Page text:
So the cost of transforming to is the same as the minimum possible expected value of the length of arrows (x,y) over all possible couplings of and .

The distance between and is a metric. The triangle inequality on transfers to the triangle inequality for distance between because you can compose a transformation from to and another from to to get a third transformation from to whose cost is at most the sum of the costs of the two former transformations. This property is more easily seen if you think of as piles of dirt (of unit mass). In fact, suppose is three piles of dirt: pile i of mass at position . Suppose pile 1 is red dirt, pile 2 is yellow dirt, and pile 3 is green dirt. Move this three piles of dirt to form using some transformation . Each of the resulting piles may be a mixture of different colors. Now use some other transformation to move the piles again to form .The net effect is a transformation of into and the corresponding composition can be obtained by examining percentages of different colors of dirt in each of the final piles of dirt. (the output is actually not unique here, but there is an obvious canonical choice.)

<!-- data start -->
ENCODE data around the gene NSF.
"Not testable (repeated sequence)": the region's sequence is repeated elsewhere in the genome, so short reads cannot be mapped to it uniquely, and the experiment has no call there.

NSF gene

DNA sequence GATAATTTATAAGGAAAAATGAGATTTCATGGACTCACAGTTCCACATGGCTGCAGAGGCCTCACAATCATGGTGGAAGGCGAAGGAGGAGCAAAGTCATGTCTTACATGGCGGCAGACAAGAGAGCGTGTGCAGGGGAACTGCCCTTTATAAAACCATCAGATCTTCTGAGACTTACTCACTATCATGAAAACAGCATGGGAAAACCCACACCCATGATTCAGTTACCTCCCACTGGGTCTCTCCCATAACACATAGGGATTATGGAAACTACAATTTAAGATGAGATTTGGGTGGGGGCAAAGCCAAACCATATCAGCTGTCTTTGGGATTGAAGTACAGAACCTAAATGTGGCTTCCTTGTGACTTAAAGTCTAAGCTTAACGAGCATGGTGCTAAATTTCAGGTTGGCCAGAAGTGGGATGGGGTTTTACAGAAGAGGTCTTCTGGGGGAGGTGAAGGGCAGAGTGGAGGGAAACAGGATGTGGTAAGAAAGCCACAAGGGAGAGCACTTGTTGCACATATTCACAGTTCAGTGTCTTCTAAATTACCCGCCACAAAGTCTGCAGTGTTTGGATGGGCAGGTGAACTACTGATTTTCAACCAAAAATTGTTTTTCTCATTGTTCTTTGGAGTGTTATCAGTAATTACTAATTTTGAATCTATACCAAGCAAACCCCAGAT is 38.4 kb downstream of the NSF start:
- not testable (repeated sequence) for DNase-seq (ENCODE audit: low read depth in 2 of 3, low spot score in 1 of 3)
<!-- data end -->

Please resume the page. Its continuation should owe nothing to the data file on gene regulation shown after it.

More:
What we have defined is known as the 1st Wasserstein distance between and and is usually denoted . For general non-discrete probability measures and on , the definition is done using couplings of and but you will have to take inf instead of min, and the distance can be infinite.

This distance can be thought of as a probabilistic analogue of the Hausdorff distance between two sets..

Suppose we are to move a collection of n particles whose each mass is . In the first configuration, the n particles are at the n places (some of which may be same places). In the second configuration, the new n places are . It is known that in this case there is always a split-move-merge procedure (between the two configurations) that minimizes the cost but also skips the split and the merge steps. The procedures without the split and merge steps are specified by functions from to itself. If is such a function, then this specifies a procedure in which you move the old particle of mass at the old position to the new position (at the cost of ) for .